Hunt still on for 40 missing in Canada train blaze

Published July 08, 2013

| AFP

Canadian investigators said Monday they hope to expand their search for 40 people missing two days after a runaway oil tanker train derailed and exploded, killing five and flattening part of a small Quebec town.

Police said the official death toll had not changed in Lac-Megantic since firefighters put out the raging inferno late Sunday, but admitted they had not yet been able to access parts of the charred wreckage.

"We couldn't search overnight," Quebec provincial police spokesman Benoit Richard told a press conference, explaining that much of the two-square-kilometer disaster area remained "extremely hazardous."

Police investigators hoped to conduct a more thorough search in the picturesque lakeside village once the smoldering debris cools and the fire marshal gives the green light, he added.

The freight train operated by Montreal, Maine and Atlantic Railway derailed and exploded early Saturday, unleashing a wall of fire that tore through homes and businesses in Lac-Megantic, population 6,000.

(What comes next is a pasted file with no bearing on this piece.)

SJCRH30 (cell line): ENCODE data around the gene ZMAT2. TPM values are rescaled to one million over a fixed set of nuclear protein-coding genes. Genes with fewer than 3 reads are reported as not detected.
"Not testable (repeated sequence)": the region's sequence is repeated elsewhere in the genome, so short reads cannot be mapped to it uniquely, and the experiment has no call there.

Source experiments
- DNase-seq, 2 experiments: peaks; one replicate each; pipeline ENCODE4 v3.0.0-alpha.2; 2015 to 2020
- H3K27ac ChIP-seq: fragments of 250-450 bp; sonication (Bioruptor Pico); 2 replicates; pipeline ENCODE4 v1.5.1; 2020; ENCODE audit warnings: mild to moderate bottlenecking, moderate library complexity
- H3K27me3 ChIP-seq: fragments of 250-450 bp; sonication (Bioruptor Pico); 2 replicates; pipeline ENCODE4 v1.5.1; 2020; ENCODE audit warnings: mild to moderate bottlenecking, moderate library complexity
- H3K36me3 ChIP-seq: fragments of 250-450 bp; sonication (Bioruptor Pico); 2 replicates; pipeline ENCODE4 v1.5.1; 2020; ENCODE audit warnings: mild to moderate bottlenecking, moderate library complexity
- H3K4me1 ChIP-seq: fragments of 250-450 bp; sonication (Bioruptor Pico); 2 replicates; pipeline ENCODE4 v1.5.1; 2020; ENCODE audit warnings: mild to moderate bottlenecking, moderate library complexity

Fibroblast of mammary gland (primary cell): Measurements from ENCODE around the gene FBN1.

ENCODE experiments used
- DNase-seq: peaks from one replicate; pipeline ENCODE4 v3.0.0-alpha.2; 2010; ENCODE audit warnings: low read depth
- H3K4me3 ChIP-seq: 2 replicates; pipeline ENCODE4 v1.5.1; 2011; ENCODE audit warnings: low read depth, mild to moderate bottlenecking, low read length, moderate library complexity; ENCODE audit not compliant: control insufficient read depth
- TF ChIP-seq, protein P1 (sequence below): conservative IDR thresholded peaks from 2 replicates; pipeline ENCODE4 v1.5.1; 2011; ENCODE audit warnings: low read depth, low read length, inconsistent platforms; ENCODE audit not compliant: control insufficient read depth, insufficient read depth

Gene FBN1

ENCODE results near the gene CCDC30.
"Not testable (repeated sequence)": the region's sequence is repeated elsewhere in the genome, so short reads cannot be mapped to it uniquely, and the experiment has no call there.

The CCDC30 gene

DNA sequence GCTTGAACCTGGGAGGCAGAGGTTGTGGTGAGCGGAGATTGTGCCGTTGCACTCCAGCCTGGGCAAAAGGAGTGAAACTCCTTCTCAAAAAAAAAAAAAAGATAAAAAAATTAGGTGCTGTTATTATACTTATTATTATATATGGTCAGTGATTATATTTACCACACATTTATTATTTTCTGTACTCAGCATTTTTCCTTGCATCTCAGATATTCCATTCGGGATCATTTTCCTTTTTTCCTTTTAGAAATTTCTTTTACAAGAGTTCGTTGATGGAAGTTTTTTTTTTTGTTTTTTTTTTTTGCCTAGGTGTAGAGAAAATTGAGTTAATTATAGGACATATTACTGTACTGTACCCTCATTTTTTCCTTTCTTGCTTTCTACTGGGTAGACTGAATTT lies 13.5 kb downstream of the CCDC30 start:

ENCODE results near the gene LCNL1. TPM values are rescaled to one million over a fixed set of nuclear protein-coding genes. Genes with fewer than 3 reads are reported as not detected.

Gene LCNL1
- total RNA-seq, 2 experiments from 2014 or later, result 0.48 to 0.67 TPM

The fire leveled more than four blocks of the town's downtown area and forced about 2,000 residents to flee their homes in the town, which is located 250 kilometers (155 miles) east of Montreal, near the US border.

Firefighters needed more than 18 hours just to contain the inferno.

Survivors described a wall of flames as the runaway black tanker cars jumped the tracks, just as dozens of people were enjoying a summer night out in downtown bars and restaurants.

Montreal, Maine and Atlantic Railway said in a statement that the train had been transporting 72 carloads of crude oil when it derailed at around 1:20 am (0520 GMT) Saturday.

Rail company spokesman Christophe Journet told AFP the train had been stopped in the neighboring town of Nantes, around 13 kilometers west of Lac-Megantic, for a crew changeover.

For an as yet unknown reason, Journet said, the train "started to advance, to move down the slope leading to Lac-Megantic," even though the brakes were engaged.

There was no conductor on board when the train crashed, he said.

The company speculated that a "shutdown" of the train "may have resulted in the release of air brakes on the locomotive that was holding the train in place."

But it added: "We don't have complete information concerning this incident, but will cooperate with government authorities as they continue their investigation."

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